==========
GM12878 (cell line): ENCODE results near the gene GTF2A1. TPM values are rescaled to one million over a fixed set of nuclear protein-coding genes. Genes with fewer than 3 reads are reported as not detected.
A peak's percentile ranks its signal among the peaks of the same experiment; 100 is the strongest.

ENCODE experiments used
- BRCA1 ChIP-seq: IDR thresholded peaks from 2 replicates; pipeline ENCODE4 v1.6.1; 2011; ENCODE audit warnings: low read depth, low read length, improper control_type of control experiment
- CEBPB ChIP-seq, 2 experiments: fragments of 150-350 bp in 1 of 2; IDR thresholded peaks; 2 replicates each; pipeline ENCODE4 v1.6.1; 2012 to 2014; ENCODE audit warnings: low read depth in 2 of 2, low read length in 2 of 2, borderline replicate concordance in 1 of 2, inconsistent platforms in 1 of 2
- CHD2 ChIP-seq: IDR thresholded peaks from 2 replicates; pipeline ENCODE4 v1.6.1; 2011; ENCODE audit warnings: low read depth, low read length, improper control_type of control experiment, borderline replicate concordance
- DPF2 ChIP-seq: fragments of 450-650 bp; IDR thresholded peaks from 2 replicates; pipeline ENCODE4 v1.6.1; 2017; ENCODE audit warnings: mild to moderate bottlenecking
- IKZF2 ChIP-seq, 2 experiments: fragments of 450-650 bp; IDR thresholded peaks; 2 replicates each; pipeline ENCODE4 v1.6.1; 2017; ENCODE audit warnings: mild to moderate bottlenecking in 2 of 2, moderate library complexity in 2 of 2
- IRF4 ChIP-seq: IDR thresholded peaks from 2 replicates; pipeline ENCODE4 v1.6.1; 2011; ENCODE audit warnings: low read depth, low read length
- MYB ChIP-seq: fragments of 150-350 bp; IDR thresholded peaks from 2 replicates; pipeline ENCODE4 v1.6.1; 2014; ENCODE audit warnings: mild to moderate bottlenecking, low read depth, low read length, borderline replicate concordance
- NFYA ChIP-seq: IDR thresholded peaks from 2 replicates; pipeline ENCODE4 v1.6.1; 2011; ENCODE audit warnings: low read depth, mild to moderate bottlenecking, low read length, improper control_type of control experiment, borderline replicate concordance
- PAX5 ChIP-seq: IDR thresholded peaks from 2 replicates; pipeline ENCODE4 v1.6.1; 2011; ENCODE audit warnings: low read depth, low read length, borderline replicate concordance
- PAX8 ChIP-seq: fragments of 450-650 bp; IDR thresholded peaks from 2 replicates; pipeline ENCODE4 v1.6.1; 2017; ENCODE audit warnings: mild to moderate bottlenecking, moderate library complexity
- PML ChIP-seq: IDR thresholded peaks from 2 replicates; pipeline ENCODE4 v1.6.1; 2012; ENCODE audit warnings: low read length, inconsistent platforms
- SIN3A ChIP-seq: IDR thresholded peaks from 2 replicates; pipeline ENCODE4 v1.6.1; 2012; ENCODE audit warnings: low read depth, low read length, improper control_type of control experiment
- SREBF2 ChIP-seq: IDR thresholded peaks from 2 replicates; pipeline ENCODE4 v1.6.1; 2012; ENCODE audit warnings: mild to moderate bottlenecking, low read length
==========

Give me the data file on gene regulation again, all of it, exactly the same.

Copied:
GM12878 (cell line): ENCODE results near the gene GTF2A1. TPM values are rescaled to one million over a fixed set of nuclear protein-coding genes. Genes with fewer than 3 reads are reported as not detected.
A peak's percentile ranks its signal among the peaks of the same experiment; 100 is the strongest.

ENCODE experiments used
- BRCA1 ChIP-seq: IDR thresholded peaks from 2 replicates; pipeline ENCODE4 v1.6.1; 2011; ENCODE audit warnings: low read depth, low read length, improper control_type of control experiment
- CEBPB ChIP-seq, 2 experiments: fragments of 150-350 bp in 1 of 2; IDR thresholded peaks; 2 replicates each; pipeline ENCODE4 v1.6.1; 2012 to 2014; ENCODE audit warnings: low read depth in 2 of 2, low read length in 2 of 2, borderline replicate concordance in 1 of 2, inconsistent platforms in 1 of 2
- CHD2 ChIP-seq: IDR thresholded peaks from 2 replicates; pipeline ENCODE4 v1.6.1; 2011; ENCODE audit warnings: low read depth, low read length, improper control_type of control experiment, borderline replicate concordance
- DPF2 ChIP-seq: fragments of 450-650 bp; IDR thresholded peaks from 2 replicates; pipeline ENCODE4 v1.6.1; 2017; ENCODE audit warnings: mild to moderate bottlenecking
- IKZF2 ChIP-seq, 2 experiments: fragments of 450-650 bp; IDR thresholded peaks; 2 replicates each; pipeline ENCODE4 v1.6.1; 2017; ENCODE audit warnings: mild to moderate bottlenecking in 2 of 2, moderate library complexity in 2 of 2
- IRF4 ChIP-seq: IDR thresholded peaks from 2 replicates; pipeline ENCODE4 v1.6.1; 2011; ENCODE audit warnings: low read depth, low read length
- MYB ChIP-seq: fragments of 150-350 bp; IDR thresholded peaks from 2 replicates; pipeline ENCODE4 v1.6.1; 2014; ENCODE audit warnings: mild to moderate bottlenecking, low read depth, low read length, borderline replicate concordance
- NFYA ChIP-seq: IDR thresholded peaks from 2 replicates; pipeline ENCODE4 v1.6.1; 2011; ENCODE audit warnings: low read depth, mild to moderate bottlenecking, low read length, improper control_type of control experiment, borderline replicate concordance
- PAX5 ChIP-seq: IDR thresholded peaks from 2 replicates; pipeline ENCODE4 v1.6.1; 2011; ENCODE audit warnings: low read depth, low read length, borderline replicate concordance
- PAX8 ChIP-seq: fragments of 450-650 bp; IDR thresholded peaks from 2 replicates; pipeline ENCODE4 v1.6.1; 2017; ENCODE audit warnings: mild to moderate bottlenecking, moderate library complexity
- PML ChIP-seq: IDR thresholded peaks from 2 replicates; pipeline ENCODE4 v1.6.1; 2012; ENCODE audit warnings: low read length, inconsistent platforms
- SIN3A ChIP-seq: IDR thresholded peaks from 2 replicates; pipeline ENCODE4 v1.6.1; 2012; ENCODE audit warnings: low read depth, low read length, improper control_type of control experiment
- SREBF2 ChIP-seq: IDR thresholded peaks from 2 replicates; pipeline ENCODE4 v1.6.1; 2012; ENCODE audit warnings: mild to moderate bottlenecking, low read length